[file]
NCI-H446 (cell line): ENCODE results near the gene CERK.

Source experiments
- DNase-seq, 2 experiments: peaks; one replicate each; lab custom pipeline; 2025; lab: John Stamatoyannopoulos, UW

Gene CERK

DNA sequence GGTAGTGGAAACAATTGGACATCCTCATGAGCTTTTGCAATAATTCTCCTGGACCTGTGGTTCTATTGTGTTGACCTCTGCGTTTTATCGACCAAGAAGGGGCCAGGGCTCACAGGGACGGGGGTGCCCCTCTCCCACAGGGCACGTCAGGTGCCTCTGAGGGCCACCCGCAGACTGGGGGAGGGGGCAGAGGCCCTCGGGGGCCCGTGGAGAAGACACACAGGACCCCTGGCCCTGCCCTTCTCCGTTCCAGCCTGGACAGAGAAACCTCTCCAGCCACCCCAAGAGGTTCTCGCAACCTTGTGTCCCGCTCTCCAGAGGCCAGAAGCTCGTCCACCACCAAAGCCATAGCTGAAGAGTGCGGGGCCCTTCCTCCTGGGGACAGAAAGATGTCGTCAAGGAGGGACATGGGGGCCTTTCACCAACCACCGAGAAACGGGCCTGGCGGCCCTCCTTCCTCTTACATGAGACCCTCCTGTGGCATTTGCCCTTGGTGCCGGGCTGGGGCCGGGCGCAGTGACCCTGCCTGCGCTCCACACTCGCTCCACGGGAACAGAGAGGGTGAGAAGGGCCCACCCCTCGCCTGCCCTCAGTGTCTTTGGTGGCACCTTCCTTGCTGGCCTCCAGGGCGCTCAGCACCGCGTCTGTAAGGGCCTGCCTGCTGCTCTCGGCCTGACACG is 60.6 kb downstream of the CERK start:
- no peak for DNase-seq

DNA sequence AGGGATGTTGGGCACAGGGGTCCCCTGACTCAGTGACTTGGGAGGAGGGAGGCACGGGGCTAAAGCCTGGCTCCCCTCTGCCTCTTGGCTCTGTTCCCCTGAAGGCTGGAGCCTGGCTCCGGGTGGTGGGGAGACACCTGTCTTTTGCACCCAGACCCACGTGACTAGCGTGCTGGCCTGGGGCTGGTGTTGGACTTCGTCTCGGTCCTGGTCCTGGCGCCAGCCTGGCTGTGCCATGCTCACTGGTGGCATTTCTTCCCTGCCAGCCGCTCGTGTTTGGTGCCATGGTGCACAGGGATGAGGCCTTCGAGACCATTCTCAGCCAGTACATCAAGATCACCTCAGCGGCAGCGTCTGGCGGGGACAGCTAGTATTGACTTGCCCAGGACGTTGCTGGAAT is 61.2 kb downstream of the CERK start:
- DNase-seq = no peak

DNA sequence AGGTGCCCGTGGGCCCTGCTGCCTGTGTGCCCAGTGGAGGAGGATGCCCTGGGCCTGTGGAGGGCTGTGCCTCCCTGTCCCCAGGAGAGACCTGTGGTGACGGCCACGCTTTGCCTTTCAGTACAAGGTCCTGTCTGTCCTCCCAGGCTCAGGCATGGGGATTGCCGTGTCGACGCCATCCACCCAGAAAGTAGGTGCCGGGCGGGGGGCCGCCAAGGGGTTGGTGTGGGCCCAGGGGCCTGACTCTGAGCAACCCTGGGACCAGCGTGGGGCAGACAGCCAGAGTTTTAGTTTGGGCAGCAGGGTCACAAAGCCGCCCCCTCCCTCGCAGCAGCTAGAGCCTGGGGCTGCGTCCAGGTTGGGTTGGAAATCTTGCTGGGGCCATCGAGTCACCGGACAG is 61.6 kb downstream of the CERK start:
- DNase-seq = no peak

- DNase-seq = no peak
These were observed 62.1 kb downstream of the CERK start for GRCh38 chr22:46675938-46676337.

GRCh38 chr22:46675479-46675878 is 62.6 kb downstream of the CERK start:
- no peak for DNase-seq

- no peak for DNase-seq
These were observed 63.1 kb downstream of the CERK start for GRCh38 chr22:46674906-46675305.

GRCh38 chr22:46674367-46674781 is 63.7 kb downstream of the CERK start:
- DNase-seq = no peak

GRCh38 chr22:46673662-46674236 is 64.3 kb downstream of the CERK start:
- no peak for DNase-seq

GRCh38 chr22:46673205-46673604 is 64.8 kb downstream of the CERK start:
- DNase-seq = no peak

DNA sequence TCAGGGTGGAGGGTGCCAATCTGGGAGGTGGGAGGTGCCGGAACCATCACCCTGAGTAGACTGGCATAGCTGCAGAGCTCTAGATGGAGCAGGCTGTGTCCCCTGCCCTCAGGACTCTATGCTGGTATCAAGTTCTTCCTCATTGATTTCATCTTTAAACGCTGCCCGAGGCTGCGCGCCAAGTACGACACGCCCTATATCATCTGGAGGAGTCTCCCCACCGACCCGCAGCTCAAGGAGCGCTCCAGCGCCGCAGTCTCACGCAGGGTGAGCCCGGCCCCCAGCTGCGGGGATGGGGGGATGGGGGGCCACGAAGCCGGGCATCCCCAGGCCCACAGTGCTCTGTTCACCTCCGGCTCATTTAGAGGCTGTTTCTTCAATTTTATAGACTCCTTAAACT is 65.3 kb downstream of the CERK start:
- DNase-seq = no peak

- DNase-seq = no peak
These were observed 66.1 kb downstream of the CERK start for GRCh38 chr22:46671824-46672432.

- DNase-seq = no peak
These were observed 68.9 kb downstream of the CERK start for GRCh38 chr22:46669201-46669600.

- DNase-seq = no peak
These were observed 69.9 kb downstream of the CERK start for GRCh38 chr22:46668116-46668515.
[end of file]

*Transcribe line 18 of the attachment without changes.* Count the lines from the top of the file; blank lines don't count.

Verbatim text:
- DNase-seq = no peak